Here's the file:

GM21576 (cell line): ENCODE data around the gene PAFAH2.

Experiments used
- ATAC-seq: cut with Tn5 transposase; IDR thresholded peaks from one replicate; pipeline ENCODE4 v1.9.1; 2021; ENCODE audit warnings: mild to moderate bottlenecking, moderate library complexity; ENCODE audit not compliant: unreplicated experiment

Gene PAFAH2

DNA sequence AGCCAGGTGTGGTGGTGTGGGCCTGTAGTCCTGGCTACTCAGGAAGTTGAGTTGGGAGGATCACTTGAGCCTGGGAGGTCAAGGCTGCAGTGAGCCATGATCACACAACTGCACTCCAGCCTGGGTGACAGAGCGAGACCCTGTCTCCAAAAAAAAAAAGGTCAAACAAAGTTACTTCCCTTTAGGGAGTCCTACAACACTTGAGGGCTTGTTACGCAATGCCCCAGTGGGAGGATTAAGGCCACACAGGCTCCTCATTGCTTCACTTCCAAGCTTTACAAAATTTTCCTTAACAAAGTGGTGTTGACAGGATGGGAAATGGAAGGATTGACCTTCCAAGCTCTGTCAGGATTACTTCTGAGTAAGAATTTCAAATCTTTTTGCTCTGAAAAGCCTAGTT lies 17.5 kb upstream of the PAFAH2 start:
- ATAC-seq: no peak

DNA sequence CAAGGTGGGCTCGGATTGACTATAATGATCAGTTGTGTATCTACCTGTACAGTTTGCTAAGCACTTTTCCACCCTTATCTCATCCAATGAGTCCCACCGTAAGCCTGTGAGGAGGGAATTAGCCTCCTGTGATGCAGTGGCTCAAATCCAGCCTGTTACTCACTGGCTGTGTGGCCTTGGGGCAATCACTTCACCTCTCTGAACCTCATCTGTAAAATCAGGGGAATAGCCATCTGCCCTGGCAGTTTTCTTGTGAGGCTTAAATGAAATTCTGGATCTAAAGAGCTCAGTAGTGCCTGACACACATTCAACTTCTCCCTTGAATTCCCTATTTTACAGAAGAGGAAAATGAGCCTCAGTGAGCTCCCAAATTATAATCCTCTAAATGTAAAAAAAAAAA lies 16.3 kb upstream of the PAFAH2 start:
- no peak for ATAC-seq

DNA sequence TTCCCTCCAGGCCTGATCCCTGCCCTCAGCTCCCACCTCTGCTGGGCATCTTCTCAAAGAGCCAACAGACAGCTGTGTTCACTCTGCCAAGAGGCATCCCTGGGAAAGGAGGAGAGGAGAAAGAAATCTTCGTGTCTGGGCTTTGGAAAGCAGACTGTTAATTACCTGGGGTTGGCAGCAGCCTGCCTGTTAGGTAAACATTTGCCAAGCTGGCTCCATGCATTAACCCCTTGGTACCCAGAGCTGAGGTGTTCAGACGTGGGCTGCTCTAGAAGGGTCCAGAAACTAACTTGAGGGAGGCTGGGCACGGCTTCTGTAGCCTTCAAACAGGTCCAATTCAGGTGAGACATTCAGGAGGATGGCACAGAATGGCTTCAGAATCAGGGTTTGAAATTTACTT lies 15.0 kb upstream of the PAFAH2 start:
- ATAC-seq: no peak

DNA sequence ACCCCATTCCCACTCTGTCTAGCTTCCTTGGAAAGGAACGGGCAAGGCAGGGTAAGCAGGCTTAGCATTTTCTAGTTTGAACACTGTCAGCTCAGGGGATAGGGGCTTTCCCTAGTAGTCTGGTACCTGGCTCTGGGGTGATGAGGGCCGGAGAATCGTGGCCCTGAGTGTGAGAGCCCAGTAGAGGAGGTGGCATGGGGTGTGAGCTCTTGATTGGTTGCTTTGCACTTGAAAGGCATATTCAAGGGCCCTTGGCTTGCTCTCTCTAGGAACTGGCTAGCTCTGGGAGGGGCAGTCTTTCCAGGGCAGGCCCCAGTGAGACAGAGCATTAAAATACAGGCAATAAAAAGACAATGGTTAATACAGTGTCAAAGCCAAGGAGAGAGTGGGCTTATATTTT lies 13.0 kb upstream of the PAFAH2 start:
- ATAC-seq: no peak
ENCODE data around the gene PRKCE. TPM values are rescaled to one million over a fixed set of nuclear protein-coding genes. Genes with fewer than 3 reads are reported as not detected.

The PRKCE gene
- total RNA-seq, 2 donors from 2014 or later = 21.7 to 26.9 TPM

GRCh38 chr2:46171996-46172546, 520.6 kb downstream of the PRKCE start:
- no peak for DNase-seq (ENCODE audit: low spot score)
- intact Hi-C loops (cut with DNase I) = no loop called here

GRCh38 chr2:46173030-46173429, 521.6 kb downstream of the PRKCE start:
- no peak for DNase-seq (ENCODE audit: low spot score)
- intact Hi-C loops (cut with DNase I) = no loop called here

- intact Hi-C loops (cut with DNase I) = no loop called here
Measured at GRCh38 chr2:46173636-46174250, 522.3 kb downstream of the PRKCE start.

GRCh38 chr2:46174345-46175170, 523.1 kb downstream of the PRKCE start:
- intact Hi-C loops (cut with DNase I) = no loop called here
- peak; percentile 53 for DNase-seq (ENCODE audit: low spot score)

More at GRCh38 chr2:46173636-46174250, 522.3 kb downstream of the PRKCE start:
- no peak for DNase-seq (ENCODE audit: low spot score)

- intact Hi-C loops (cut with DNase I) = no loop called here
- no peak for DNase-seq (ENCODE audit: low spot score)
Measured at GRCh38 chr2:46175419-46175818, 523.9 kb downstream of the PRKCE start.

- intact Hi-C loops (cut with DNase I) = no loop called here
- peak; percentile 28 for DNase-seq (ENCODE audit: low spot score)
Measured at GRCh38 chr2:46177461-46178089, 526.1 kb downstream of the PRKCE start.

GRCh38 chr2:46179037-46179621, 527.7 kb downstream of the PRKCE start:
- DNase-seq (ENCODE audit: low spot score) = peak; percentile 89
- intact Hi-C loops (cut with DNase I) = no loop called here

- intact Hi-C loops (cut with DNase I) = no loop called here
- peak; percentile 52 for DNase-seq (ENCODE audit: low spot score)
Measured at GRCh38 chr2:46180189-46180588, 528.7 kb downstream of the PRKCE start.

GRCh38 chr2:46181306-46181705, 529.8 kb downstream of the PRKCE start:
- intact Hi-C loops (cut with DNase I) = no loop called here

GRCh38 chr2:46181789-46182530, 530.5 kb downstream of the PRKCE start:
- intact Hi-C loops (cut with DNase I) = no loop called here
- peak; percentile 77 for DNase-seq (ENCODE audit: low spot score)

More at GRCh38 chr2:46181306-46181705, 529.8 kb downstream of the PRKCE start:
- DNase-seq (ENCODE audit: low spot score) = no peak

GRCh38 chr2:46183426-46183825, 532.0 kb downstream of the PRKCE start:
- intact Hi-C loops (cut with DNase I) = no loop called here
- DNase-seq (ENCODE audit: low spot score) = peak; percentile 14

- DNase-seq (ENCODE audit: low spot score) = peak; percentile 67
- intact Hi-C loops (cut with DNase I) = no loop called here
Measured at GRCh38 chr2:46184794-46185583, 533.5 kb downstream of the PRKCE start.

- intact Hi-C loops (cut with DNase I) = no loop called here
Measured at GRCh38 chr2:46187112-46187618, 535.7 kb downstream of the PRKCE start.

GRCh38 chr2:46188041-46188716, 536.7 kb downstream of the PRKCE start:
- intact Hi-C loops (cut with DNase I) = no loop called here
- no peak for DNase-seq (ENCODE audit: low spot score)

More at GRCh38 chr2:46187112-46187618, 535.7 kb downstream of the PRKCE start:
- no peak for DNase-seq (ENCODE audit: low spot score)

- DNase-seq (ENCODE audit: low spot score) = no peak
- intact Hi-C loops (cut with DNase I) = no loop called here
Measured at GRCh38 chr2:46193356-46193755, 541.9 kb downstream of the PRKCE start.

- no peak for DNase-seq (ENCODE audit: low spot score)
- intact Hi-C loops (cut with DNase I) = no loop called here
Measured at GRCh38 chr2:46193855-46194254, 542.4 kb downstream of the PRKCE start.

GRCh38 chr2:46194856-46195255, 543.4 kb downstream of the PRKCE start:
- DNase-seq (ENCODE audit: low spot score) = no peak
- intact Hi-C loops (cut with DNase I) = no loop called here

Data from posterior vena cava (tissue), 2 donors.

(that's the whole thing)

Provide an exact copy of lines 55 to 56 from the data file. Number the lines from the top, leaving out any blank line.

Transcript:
Measured at GRCh38 chr2:46187112-46187618, 535.7 kb downstream of the PRKCE start.

GRCh38 chr2:46188041-46188716, 536.7 kb downstream of the PRKCE start: